16 Non-incremental Incremental DRed Incremental deletion algorithm yields significant speedup Parameters: 5 peers, full acyclic mappings, string data, 1 GB database 16 Time to propagate deletions (sec)

17 System scales to realistic #s of peers Parameters: full acyclic mappings, integer data, up to 1 GB database 10% insertions (DB2) 1% insertions (DB2) 10% insertions (Tukwila) 1% insertions (Tukwila) 17 Time to propagate insertions (sec)

18 Contributions Orchestra innovatively performs update exchange (not just mediated/federated query answering) Tracks data provenance across a network of schema mappings Supports provenance-based trust policies Features algorithms for incremental propagation of updates Solutions have been validated by experimental prototype for typical bioinformatics settings 18

19 Related work Peer data management systems Piazza [Halevy+03, 04], Hyperion [Kementsietsidis+04], [Bernstein+02], [Calvanese+04],... Data exchange [Haas+99, Miller+00, Popa+02, Fagin+03], peer data exchange [Fuxman+05] Provenance / lineage [CuiWidom01], [Buneman+01], Trio [Widom+05], Spider [ChiticariuTan06], [Green+07],... Incremental maintenance [GuptaMumick95], … 19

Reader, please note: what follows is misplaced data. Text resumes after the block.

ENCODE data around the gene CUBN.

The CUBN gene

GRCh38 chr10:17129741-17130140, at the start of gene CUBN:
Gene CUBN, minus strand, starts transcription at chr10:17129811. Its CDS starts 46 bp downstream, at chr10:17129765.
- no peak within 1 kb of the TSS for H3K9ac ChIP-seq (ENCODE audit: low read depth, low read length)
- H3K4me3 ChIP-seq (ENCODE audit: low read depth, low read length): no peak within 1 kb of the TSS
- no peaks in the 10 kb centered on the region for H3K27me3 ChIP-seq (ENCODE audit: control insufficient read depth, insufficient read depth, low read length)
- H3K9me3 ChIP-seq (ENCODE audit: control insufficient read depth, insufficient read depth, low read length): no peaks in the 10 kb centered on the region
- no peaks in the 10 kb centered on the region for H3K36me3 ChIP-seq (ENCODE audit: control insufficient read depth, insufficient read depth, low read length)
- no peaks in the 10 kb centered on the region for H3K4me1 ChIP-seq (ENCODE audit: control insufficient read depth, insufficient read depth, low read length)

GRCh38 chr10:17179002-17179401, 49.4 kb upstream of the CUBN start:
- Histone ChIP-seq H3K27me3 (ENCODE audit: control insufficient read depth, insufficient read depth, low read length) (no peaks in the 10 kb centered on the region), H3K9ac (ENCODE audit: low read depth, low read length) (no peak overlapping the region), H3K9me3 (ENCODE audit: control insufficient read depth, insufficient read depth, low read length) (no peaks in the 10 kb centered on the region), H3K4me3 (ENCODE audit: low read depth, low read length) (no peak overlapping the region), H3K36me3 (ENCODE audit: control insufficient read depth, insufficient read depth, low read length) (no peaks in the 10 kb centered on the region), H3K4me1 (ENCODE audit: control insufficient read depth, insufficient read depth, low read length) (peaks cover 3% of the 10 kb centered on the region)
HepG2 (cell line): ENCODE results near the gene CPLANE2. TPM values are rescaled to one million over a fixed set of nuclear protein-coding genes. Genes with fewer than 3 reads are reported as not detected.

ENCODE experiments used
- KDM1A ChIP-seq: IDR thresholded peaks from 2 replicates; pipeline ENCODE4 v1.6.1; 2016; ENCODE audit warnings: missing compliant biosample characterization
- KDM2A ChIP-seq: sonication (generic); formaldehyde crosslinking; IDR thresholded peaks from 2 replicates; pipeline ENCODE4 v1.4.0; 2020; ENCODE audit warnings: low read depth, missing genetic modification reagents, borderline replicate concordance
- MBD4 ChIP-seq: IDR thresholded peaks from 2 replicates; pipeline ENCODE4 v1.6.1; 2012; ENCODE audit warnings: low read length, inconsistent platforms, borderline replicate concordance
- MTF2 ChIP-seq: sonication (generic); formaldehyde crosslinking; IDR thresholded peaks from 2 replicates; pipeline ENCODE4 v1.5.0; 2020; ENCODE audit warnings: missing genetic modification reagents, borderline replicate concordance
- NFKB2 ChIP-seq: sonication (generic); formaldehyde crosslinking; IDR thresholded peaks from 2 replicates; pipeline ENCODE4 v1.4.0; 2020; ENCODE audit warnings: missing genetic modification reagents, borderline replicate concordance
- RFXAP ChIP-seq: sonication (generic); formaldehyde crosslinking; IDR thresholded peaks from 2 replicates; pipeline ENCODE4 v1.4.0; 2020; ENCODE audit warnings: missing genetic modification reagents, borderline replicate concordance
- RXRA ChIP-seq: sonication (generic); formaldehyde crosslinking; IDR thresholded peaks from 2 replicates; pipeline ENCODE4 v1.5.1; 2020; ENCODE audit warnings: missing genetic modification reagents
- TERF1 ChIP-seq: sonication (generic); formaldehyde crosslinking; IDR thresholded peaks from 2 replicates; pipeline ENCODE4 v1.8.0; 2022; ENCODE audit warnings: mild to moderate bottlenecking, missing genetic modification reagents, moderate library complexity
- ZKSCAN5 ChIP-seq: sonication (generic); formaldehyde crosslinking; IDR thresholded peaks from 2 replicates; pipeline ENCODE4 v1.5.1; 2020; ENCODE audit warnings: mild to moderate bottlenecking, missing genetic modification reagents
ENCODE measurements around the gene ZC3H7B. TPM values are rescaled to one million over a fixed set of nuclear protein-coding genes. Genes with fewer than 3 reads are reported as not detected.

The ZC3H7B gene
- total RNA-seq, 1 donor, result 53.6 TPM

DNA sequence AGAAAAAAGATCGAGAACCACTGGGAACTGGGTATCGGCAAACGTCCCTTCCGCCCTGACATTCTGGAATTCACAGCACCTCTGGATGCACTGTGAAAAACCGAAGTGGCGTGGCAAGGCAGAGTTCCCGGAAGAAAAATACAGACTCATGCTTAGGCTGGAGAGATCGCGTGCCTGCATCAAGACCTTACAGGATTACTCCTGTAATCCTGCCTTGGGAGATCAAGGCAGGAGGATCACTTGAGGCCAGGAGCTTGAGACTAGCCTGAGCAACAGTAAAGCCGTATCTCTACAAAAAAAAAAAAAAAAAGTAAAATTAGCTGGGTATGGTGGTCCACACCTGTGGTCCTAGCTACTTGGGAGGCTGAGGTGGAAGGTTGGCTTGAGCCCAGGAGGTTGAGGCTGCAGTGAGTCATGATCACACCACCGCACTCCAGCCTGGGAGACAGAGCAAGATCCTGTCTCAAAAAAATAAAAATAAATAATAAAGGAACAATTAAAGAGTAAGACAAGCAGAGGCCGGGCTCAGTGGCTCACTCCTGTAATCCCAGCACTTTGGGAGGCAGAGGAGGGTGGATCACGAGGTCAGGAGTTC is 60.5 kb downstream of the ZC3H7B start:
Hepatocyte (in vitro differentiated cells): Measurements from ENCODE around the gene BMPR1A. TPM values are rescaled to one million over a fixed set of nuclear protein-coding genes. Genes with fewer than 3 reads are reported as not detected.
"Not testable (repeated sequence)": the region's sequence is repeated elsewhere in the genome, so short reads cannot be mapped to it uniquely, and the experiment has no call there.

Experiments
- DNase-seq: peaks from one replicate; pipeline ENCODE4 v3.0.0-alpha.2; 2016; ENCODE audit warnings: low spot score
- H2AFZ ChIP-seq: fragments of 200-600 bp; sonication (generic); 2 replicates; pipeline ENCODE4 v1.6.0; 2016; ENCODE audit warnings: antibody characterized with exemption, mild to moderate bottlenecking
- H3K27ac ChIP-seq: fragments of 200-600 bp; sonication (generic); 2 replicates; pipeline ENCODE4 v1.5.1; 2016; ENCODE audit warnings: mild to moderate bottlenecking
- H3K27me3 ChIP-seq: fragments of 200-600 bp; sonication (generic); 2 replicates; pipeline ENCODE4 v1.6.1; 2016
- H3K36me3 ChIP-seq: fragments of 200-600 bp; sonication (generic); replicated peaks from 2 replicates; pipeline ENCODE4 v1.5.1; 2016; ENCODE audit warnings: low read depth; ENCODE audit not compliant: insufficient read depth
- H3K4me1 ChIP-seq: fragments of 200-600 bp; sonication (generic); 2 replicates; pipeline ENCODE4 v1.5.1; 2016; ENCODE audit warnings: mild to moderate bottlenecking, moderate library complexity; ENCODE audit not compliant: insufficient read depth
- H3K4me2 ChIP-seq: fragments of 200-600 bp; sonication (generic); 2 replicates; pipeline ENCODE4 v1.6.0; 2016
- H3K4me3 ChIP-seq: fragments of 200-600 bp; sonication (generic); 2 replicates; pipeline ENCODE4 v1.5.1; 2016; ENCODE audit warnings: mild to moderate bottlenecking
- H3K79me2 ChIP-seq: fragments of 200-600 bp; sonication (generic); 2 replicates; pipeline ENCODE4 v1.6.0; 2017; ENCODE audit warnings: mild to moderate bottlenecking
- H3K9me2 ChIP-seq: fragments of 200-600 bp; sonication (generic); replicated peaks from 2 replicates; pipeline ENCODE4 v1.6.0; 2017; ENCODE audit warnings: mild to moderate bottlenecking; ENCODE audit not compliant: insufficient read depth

20 CDSS as a research platform: promising future directions Ranking-based trust with provenance – Numeric weights and accumulation of evidence More expressive mappings – e.g., looking inside attributes using regular expressions Compact representations of provenance Mixing virtual and materialized peers – Related to view selection problem Supporting key dependencies / egds – Deletion propagation becomes challenging Incorporating probabilistic mappings / data 20

21 Ongoing work at Penn Deploying O RCHESTRA in the real world – Pilot project with Penn Center for Bioinformatics Bidirectional mappings – Propagating updates in both directions Mapping evolution problem – Handling updates to mappings (not just data) Fully distributed implementation – Using P2P database engine 21


23 Bioinformatics mappings example 23

24 Delta rules for insertions As in DRed [GuptaMumick95]: 24